The Color Psychology of Black

Black isn't a primary, secondary, or tertiary color. In fact, black isn't on the color wheel because it isn't considered a color. It's all colors. Or rather, the absorption of all colors. Black absorbs all light in the color spectrum.

According to color psychology, color-related emotion is highly dependent on your personal preference and past experiences with that particular color. The color black is no different. 

color psychology of black
Illustration by Cindy Chung, Verywell

The Psychological Effect of Black

Individual reactions to the color black can vary widely. According to German scientist Hermann von Helmholz, "Black is real sensation, even if it is produced by the entire absence of light. The sensation of black is distinctly different from the lack of all sensation."

Positive Associations

For some, black evokes positive associations with this color, including attractiveness and elegance. The color oozes sophistication. That’s why so many people choose to don black clothing when attending a fancy event. It’s also why high-end brands like Tiffany & Co. and Chanel utilize black in their logos.

When it comes to high society, the color black has long been associated with power. From priests to judges, tuxedos to credit cards. And let’s not forget about Steve Jobs.  

Negative Associations

However, many use the color black to symbolize all things negative. Throughout history, this somber color has been tied to death and all things evil and bad. It evokes strong feelings of anger, aggression, fear, and sadness.

The connection between black and negativity is probably most clearly seen in our language. Just consider these commonly used expressions: Black Monday. Black Plague. Black magic. Blackball. Blackhole. Black-hearted. Black mood. Black sheep. Blackmail. Black market. Blackout. The list could go on.

And nothing says "bad guy" quite like the color black. Though black is worn (and often preferred) by people from all walks of society, it's often seen as the stereotypical color for criminals and villains. Why do you think the color of choice for villains (think Dracula and Darth Vader) and other shady movie and TV show characters is almost always black?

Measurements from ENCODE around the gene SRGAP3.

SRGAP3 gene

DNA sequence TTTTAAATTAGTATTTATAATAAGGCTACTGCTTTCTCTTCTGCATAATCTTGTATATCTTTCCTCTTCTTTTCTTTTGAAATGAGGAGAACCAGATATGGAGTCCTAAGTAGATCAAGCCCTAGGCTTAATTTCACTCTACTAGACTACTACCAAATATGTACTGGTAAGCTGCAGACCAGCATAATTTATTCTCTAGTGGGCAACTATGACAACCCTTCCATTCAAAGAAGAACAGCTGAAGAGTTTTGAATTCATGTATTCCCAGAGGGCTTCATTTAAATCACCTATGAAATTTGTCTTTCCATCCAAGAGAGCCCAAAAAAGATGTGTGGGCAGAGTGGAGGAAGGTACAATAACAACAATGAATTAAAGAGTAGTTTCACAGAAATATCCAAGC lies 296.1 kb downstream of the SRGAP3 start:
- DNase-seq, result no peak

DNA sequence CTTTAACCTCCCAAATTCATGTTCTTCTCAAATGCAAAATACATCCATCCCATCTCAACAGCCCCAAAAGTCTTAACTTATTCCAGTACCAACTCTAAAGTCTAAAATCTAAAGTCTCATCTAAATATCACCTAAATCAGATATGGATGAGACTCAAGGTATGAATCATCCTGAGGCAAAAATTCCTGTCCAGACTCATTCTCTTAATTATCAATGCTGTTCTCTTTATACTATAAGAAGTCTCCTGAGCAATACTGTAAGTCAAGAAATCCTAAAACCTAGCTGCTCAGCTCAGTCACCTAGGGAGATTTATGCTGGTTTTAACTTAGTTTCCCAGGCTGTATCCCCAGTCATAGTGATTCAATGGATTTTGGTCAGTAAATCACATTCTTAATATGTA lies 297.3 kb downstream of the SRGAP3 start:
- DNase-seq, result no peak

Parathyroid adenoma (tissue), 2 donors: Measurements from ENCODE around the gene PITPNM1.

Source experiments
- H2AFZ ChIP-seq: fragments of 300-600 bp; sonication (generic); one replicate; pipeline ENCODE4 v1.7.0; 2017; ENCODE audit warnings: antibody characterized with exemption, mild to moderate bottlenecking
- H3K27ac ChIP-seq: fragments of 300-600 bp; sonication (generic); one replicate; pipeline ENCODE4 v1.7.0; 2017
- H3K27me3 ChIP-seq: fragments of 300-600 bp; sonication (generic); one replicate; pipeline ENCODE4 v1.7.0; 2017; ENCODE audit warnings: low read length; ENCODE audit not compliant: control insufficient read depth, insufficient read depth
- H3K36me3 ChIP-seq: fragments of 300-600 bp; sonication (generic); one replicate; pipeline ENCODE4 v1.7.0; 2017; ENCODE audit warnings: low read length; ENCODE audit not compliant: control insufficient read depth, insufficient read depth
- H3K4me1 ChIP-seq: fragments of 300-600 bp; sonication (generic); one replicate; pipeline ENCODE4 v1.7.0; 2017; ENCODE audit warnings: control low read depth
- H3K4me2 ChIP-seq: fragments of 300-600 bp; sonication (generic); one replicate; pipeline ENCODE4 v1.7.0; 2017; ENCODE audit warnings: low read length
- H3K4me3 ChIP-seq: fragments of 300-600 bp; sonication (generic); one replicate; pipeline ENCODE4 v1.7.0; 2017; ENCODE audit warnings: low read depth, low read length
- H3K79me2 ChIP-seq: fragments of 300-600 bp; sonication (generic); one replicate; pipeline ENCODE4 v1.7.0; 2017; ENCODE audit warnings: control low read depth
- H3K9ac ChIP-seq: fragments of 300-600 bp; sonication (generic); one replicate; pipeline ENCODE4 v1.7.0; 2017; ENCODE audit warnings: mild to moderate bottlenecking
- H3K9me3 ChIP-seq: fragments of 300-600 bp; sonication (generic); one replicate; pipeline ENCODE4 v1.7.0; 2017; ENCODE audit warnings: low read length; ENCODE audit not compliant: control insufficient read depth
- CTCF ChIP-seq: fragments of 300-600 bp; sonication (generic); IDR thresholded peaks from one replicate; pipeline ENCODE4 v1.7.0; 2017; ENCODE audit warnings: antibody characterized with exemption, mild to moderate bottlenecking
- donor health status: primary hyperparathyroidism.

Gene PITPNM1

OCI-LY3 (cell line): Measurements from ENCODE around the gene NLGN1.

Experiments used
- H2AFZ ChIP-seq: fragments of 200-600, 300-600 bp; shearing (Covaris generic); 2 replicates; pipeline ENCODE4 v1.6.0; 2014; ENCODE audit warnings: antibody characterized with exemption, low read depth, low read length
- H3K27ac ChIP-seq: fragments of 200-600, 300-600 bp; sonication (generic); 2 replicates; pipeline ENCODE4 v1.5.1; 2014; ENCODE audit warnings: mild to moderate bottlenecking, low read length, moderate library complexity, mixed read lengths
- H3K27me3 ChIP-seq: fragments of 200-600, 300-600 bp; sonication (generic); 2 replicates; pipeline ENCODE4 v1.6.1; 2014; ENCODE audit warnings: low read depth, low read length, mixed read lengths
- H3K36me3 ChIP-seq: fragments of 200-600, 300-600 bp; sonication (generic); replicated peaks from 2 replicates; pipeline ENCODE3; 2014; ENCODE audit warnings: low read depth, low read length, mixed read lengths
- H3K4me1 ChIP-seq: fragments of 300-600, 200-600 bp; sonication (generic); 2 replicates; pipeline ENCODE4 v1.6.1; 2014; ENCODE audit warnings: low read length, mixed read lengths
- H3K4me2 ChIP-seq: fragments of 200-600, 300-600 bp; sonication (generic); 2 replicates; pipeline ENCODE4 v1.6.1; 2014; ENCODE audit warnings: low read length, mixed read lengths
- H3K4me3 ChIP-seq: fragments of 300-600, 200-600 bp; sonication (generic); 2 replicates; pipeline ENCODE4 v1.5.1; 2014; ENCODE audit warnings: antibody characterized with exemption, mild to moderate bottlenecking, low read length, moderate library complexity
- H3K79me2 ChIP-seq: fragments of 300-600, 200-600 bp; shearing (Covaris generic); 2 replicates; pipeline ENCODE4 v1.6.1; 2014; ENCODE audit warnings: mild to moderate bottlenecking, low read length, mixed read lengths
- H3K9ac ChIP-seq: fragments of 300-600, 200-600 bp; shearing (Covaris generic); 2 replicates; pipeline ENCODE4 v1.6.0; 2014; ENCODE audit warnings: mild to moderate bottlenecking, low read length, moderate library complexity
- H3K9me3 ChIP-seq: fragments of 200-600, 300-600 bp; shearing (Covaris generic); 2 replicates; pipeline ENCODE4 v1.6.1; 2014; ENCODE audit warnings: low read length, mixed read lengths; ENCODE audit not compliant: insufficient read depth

Black is the perfect example of how color meaning can differ from one culture to another. In many western traditions, black is associated with death and mourning, whereas in China the color of death is white.

Using the Color Black in Feng Shui

In feng shui, a way of harmonizing your home, office, and other environments, each color represents a feng shui element. Black is associated with the water element and evokes power, mystery, and calm. When it's used sparingly, black has a grounding effect on your environment.

Here are a few tips for using black in feng shui:

  • Consider a black door for doors that face north, east, or southeast.
  • Choose black for your kids' room to bring calm and creativity.
  • If you have a home office in the north part of your house, paint one wall black.
  • Paint the floor black in a room in the north part of your space.
  • Try black and white in your laundry room or kitchen.
  • Try placing black accessories like knick-knacks, frames, or vases around your home.

A Word From Verywell

People's preference for certain colors is based on a whole host of factors, including environment, personality, experience, and upbringing. Pay attention to how the color black makes you feel and consider how some of these factors may shape how you feel and respond to this color.

Was this page helpful?
Article Sources
Verywell Mind uses only high-quality sources, including peer-reviewed studies, to support the facts within our articles. Read our editorial process to learn more about how we fact-check and keep our content accurate, reliable, and trustworthy.
  1. Roberts SC, Owen RC, Havlicek J. Distinguishing between perceiver and wearer effects in clothing color-associated attributions. Evol Psychol. 2010;8(3):350-364. doi:10.1177/147470491000800304

  2. Amsteus M, Al-Shaaban S, Wallin E, Sjöqvist S. Colors in marketing: A study of color associations and context (in) dependence. International Journal of Business and Social Science. 2015;6(3).

  3. Sandford JL. Turn a colour with emotion: a linguistic construction of colour in English. Journal of the International Colour Association. 2014;13:67-83.

  4. Bakker I, van der Voordt T, Vink P, de Boon J, Bazley C. Color preferences for different topics in connection to personal characteristicsColor Res Appl. 2015;40(1):62–71. doi:10.1002/col.21845

  5. Vrij A, Akehurst L. The existence of a black clothing stereotype: The impact of a victim’s black clothing on impression formation. Psychol Crime Law. 1997;3(3):227-237. doi:10.1080/10683169708410817

  6. Kaya N, Epps H. Color-emotion associations: Past experience and personal preference. Proceedings of the AIC 2004 Color and Paints, Interim Meeting of the International Colour Association. 2004.

  7. Farran HK. Applying Feng Shui principles to interior design. Arch Arts Humanistic Sci Mag. 2018;12(1):27-55. doi:10.12816/0047909